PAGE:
What and how: a practical cook book for every day living. [By] Mrs. Walter D. Bush.
Wilmington, Delaware: Published by Greenwood Book Shop; [Printed by] Mercantile Printing CompanyCompany, 1920.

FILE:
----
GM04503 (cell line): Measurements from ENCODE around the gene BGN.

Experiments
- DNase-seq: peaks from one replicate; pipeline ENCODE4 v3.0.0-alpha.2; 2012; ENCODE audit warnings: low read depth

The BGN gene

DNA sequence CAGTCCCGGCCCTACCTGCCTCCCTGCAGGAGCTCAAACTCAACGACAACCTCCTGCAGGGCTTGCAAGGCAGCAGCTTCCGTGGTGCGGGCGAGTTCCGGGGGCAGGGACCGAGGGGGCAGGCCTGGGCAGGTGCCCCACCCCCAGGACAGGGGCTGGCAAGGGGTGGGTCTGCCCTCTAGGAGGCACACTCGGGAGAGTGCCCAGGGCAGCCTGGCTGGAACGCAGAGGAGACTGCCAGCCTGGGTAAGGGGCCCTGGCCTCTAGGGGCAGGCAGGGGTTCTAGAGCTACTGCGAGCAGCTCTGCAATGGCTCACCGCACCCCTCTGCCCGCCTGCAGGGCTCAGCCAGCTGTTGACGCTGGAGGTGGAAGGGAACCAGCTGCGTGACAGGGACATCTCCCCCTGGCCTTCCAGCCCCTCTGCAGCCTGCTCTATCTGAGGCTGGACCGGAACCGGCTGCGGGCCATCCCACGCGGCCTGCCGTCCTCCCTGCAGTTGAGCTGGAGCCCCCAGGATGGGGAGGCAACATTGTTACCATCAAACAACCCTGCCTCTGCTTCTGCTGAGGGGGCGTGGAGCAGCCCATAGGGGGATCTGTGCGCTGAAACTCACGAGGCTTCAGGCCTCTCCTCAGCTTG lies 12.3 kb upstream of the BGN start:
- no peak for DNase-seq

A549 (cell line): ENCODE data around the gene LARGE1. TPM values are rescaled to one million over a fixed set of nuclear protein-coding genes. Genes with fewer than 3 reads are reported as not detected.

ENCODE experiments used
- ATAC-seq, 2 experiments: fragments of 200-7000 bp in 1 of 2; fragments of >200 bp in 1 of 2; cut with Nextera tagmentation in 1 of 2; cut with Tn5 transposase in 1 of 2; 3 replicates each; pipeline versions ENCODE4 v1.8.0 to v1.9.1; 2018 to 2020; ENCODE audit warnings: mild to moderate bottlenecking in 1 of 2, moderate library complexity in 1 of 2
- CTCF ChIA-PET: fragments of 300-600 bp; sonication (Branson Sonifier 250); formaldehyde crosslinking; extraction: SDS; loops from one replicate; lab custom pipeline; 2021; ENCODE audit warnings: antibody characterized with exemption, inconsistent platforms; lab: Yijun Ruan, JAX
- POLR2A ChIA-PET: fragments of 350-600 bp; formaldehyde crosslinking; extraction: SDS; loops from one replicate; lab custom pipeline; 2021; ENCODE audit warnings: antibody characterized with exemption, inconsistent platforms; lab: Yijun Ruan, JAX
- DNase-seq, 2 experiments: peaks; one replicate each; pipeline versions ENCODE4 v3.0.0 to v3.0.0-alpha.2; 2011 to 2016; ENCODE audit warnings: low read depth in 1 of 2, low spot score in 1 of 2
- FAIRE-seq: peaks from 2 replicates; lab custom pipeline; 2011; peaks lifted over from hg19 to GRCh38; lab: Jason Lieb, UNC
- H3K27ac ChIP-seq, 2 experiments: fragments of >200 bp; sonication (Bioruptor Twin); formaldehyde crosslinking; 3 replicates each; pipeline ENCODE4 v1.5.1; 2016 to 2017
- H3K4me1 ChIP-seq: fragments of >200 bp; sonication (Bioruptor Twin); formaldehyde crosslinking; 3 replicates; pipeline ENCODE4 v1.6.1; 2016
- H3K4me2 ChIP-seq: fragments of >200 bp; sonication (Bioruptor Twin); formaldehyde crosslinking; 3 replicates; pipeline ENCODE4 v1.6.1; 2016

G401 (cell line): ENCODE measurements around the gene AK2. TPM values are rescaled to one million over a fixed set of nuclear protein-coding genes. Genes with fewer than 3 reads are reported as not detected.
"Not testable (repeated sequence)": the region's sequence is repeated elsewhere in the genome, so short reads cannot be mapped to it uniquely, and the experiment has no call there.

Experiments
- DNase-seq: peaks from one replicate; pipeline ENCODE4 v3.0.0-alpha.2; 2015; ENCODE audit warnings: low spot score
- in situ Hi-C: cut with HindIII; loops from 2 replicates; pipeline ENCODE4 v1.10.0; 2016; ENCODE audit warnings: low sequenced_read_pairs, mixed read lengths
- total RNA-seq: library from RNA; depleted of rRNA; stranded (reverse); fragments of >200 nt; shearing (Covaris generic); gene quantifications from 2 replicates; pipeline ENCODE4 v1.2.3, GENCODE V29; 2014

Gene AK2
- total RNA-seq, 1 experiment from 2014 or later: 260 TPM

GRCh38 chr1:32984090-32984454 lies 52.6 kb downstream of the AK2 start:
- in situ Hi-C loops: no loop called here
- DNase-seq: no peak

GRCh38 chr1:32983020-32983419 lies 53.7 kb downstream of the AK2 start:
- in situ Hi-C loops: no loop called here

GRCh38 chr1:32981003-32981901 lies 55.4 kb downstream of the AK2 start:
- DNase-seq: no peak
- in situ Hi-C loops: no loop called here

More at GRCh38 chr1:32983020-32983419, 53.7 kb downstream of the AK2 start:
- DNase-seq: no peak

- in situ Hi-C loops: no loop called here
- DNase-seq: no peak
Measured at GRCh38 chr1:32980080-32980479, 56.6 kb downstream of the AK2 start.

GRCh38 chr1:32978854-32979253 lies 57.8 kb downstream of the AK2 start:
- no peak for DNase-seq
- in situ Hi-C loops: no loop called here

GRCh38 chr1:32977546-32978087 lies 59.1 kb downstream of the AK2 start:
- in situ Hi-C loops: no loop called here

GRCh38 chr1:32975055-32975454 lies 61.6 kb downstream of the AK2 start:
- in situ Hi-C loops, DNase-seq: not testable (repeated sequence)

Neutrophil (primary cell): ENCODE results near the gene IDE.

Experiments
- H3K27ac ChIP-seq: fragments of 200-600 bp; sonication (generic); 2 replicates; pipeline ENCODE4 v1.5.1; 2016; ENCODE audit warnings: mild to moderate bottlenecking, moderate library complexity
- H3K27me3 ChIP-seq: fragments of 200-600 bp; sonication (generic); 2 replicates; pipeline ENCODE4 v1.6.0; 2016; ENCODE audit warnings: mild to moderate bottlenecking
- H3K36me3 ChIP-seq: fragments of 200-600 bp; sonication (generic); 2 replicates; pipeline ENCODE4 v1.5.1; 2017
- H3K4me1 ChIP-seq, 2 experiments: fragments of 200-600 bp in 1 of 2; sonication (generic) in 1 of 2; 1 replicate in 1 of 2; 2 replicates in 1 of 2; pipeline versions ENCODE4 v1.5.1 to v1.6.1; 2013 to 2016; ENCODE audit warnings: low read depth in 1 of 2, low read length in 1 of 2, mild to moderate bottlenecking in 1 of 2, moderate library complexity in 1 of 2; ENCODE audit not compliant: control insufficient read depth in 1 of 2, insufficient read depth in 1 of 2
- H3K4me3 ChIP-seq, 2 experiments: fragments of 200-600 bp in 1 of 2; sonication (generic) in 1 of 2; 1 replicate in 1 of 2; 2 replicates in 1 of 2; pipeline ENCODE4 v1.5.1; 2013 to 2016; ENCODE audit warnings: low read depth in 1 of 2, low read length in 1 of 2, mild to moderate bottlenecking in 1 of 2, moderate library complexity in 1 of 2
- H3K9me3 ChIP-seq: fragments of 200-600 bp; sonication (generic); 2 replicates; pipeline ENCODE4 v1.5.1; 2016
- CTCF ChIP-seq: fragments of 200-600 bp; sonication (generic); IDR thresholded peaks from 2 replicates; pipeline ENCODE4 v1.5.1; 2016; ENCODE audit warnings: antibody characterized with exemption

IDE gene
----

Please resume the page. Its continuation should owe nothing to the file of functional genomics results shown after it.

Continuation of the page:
Octavo (21 x 14 cm.), 350 pages. Advertisements (some illustrated). Index. Author credit and date of publication from copyright statement on title-page verso. ~ Evident second (revised) edition. A clarifying testament to the success of an important Mid-Atlantic single-author cookbook whose first appearances in 1910 and 1911 have created significant bibliographic confusion (cf Brown, Culinary Americana 397, 398, and 421). At the same time an acknowledgment that cookbooks by single authors are distinguished from community cookbooks chiefly by convention; for, after thanking the prolific writer Marion Harland (1830-1922), her “pathfinder, counselor, and friend” (as the dedication reads in the early edition), the author expresses further indebtedness “to many good friends who have passed along that which they found good” and thanks them “for the suggestions that I should do the same.” Some eight hundred recipes, many brief, but many also with ingredients and amounts listed beforehand. Among them: Iced Coffee, Apollinaris Lemonade, Clam and Tomato Bisque, Kornlet Soup, Shad Roe, Beauregard Cod, Braised Mutton, Sausage and Fried Apples, Chicken Pilau, Butter Beans, Poke Stalks, Baked Onions, Spinach Souffle, Squash Rolls, Corn Slappers, Huckleberry Cake, Minquedale Cookies, Mint Marshmallows, Greengage Marmalade. ~ The overall conceptualization proves practical indeed, entailing helpful notes that fulfill the promise of the title – on both “how” (for instance, on using a fireless cooker as an alternative) and “what” (for instance, on scraps and small quantities that might be saved back for later use, such as sour milk for biscuits and oatmeal for hotcakes). Mrs. Walter Danforth (Rebecca Gibbons Tatnall) Bush (1853-1927) had been a lifelong Wilmingtonian from a literary family, when she turned to her cookbook project after the death of her husband in 1903. In addition to her culinary ambitions, she retained an interest, as did Marion Harland, in the fate of emancipated slaves long after the failures of Reconstruction, serving for a number of years as synodal Secretary for Freedmen on behalf of the Presbyterian Women’s Home Missionary Society. ~ Textblock age-toned; hinges starting. In publisher’s tan cloth with corners bumped, spine darkened, and head and foot of spine lightly chipped. Good. [OCLC locates seven copies; this clarifying edition not in Brown].